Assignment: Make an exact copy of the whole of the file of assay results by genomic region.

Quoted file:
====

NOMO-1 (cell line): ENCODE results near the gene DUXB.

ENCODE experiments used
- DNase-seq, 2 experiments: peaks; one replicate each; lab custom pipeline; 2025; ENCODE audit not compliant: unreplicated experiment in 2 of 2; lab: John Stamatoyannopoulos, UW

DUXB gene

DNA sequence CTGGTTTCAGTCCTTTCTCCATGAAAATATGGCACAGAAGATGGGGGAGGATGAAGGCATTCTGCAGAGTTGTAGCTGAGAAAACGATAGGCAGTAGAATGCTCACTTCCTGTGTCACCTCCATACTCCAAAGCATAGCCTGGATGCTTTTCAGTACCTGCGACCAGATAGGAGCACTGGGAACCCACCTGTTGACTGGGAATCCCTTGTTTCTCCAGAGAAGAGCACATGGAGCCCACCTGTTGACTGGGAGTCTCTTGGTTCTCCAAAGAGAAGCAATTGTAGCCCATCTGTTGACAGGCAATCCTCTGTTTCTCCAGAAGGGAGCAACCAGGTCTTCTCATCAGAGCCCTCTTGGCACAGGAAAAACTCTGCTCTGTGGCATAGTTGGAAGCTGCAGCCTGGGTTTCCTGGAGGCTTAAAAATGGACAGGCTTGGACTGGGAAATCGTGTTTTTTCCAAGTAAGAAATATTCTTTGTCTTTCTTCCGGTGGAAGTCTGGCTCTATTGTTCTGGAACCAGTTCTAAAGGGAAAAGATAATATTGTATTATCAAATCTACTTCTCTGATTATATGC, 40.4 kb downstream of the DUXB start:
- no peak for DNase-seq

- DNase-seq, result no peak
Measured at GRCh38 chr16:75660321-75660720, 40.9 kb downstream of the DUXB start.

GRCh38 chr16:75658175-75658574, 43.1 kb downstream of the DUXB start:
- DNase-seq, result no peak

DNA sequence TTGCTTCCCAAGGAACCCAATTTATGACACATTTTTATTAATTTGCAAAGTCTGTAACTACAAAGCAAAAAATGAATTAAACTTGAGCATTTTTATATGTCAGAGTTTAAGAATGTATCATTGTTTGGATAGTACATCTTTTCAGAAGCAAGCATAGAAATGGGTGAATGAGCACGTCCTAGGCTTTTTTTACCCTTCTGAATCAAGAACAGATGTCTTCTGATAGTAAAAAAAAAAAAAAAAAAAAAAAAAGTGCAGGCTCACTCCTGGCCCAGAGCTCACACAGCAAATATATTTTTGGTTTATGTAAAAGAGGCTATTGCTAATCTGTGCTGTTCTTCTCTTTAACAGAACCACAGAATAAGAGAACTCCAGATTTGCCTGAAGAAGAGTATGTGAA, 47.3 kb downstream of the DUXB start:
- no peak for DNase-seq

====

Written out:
NOMO-1 (cell line): ENCODE results near the gene DUXB.

ENCODE experiments used
- DNase-seq, 2 experiments: peaks; one replicate each; lab custom pipeline; 2025; ENCODE audit not compliant: unreplicated experiment in 2 of 2; lab: John Stamatoyannopoulos, UW

DUXB gene

DNA sequence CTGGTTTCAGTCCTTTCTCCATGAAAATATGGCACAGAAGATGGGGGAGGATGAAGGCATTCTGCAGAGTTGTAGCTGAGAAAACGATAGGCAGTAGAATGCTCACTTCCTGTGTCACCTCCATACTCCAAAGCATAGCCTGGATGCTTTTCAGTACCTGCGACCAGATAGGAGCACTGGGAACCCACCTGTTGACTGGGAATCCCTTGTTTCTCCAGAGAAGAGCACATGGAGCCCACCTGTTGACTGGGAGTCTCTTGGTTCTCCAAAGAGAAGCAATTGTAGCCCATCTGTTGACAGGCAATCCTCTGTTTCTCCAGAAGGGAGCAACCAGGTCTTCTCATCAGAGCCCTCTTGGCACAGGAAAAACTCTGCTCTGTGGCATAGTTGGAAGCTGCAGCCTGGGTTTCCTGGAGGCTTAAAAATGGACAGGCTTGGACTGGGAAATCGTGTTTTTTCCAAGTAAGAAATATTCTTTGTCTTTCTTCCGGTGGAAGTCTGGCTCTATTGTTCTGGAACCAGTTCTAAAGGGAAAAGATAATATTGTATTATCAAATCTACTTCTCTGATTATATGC, 40.4 kb downstream of the DUXB start:
- no peak for DNase-seq

- DNase-seq, result no peak
Measured at GRCh38 chr16:75660321-75660720, 40.9 kb downstream of the DUXB start.

GRCh38 chr16:75658175-75658574, 43.1 kb downstream of the DUXB start:
- DNase-seq, result no peak

DNA sequence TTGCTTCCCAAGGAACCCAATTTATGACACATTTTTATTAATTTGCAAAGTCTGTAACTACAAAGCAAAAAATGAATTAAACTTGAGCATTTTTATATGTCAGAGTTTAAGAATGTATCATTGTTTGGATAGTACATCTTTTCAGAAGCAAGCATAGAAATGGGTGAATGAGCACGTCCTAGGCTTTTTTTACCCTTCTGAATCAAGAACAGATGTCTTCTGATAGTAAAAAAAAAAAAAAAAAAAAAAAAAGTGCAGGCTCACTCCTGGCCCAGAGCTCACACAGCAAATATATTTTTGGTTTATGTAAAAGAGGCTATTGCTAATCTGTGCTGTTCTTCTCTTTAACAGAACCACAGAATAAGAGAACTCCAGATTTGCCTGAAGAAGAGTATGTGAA, 47.3 kb downstream of the DUXB start:
- no peak for DNase-seq